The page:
In order to bring you the best possible user experience, this site uses Javascript. If you are seeing this message, it is likely that the Javascript option in your browser is disabled. For optimal viewing of this site, please ensure that Javascript is enabled for your browser.
Did you know that your browser is out of date? To get the best experience using our website we recommend that you upgrade to a newer version. Learn more.

We use cookies to optimise the design of this website and make continuous improvement. By continuing your visit, you consent to the use of cookies. Learn more

Quantification of Myocardial Blood Flow by Adenosine-stress CT Perfusion Imaging in Pigs During Various Degrees of Stenosis Correlates Well with Coronary Artery Blood Flow and Fractional Flow Reserve

Objective

The aim of this study was to determine whether adenosine stress myocardial perfusion imaging by Dual Source CT (CT) enables non-invasive quantification of regional absolute myocardial blood flow (MBF) in an animal model with various degrees of coronary flow reduction.
Non-invasive Imaging: Cardiac Computed Tomography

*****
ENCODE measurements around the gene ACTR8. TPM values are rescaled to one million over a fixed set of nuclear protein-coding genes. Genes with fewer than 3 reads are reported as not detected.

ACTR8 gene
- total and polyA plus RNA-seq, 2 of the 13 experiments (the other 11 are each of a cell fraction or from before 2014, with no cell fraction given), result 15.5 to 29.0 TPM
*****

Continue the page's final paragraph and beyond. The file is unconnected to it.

Background

Only few preliminary experimental studies demonstrated the feasibility of adenosine stress CT myocardial perfusion
imaging to calculate the absolute MBF, thereby providing information whether a coronary stenosis is flow limiting.

Methods

In seven pigs, a coronary flow probe and an adjustable hydraulic occluder were placed around the left anterior descending coronary artery to monitor the distal coronary artery blood flow (CBF) while several degrees of coronary
flow reduction were induced. CT perfusion (CT-MBF) was acquired during adenosine stress with no CBF reduction,
an intermediate (15–39%) and a severe (40–95%) CBF reduction. Reference standards were CBF and fractional flow
reserve measurements (FFR). FFR was simultaneously derived from distal coronary artery pressure and aortic pressure measurements.

Results

CT-MBF decreased progressively with increasing CBF reduction severity from 2.68 (2.31–2.81) mL/g/min (normal CBF) to 1.96 (1.83–2.33) mL/g/min (intermediate CBF-reduction) and to 1.55 (1.14–2.06) mL/g/min (severe CBF-reduction) (both P <0.001). We observed very good correlations between CT-MBF and CBF (r=0.85, P<0.001) and CT-MBF and FFR (r=0.85, P<0.001).
 

Conclusion:

Adenosine stress CT myocardial perfusion imaging allows quantification of regional MBF under various degrees of CBF reduction.

Notes to editor


Presented by Dr Francesca Pugliese
The content of this article reflects the personal opinion of the author/s and is not necessarily the official position of the European Society of Cardiology.

Contact us